A novel drug therapy is to be developed to treat people with haemophilia after a British research team secured £14 million funding.
ApcinteX Limited, the University of Cambridge spin-out company led by Dr Trevor Baglin, of Cambridge University Hospitals, and Professor Jim Huntington from Cambridge Institute for Medical Research, have received the money from Medicxi, Touchstone Innovations and Cambridge Enterprise.
It will enable the academics to begin work on the therapy, which is based on the clinical observation that patients with severe haemophilia who also inherit factor V Leiden – a common genetic mutation associated with thrombosis – have less severe bleeding.
The scientists hope that by reducing the activity of a natural anticoagulant pathway, the drug will restore the balance between coagulation and anticoagulation.
Prof Huntington’s laboratory engineered a protein that 'turns down' the activity of the natural anticoagulant protein C pathway, which then resulted in the blood’s normal clotting capacity.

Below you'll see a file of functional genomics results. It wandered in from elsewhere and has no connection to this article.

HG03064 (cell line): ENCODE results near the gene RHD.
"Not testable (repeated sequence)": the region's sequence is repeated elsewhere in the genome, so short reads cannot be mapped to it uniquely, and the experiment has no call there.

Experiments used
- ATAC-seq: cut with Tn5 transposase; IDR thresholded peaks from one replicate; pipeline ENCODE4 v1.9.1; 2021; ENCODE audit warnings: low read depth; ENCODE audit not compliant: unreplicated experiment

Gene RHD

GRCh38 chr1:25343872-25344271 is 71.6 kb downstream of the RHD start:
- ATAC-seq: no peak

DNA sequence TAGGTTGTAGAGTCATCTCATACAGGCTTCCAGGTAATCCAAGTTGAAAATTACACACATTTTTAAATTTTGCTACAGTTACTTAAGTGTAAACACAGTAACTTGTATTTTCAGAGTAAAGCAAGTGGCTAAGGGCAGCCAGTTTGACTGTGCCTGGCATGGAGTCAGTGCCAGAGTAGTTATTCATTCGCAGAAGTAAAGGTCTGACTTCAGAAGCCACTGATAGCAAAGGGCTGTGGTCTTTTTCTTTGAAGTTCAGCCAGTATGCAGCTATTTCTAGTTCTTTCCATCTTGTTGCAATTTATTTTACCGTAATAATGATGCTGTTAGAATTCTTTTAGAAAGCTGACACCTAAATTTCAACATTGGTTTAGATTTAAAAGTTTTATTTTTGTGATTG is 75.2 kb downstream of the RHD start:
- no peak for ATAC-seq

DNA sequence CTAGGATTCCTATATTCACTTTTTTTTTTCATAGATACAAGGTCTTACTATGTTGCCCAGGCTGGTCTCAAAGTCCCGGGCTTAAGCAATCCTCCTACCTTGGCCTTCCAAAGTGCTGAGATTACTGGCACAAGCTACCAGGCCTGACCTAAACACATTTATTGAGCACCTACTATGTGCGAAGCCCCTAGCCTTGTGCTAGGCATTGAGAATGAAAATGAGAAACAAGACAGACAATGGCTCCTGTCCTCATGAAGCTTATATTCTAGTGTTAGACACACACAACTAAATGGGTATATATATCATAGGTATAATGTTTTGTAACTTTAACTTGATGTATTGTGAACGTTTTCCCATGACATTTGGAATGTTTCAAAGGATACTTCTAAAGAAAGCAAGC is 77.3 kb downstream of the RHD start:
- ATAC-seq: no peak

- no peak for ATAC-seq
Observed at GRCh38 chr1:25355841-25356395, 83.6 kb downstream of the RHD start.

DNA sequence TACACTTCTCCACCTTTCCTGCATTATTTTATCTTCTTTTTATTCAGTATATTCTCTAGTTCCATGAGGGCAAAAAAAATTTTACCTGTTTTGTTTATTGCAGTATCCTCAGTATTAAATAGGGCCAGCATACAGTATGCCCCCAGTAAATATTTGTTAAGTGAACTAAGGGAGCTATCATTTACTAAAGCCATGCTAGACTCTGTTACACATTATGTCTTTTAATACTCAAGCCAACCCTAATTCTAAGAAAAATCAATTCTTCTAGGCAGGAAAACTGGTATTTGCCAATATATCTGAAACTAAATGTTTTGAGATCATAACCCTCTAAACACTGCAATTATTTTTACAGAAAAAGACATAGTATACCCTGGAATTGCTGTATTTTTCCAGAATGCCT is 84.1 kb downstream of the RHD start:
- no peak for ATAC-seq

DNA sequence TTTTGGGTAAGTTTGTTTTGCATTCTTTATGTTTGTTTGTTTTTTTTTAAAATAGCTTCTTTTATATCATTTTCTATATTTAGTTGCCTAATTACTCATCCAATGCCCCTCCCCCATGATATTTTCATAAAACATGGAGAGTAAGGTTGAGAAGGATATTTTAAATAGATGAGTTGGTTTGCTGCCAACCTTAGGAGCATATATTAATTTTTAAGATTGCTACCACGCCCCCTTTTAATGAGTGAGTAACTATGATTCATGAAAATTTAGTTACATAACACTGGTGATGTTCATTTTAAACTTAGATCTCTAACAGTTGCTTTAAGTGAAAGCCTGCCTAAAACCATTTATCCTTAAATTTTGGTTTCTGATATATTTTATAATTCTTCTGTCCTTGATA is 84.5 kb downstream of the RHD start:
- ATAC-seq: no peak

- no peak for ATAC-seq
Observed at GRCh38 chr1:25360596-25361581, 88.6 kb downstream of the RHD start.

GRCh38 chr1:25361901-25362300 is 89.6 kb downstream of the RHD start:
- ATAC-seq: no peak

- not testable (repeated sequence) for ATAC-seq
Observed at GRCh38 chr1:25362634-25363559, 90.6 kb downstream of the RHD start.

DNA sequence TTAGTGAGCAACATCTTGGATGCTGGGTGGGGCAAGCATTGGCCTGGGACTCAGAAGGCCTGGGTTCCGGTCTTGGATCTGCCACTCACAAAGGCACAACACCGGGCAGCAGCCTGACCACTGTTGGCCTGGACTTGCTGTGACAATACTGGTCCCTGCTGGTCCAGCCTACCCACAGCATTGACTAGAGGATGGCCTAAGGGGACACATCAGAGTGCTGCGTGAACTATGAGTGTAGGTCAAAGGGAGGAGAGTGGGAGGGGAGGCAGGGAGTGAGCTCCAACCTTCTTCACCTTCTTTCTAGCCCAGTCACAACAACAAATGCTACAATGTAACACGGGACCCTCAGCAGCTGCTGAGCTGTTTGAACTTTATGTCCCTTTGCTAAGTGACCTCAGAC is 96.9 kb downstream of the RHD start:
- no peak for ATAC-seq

The standard treatment for haemophilia is administering the missing clotting factor, but this is not always effective and requires regular intravenous infusions.
However, the new drug that is being developed will block the formation of anti-clotting antibodies and it would be administered every few weeks by simple injection under the skin instead of frequent intravenous infusion.
Dr Baglin said: 'Bearing in mind that the majority of people in the world with haemophilia have no access to effective therapy, a stable, easily administered, long-acting, drug that can be used in all patients, regardless of the type of haemophilia, could bring treatment to a great deal many more people who suffer from haemophilia.'
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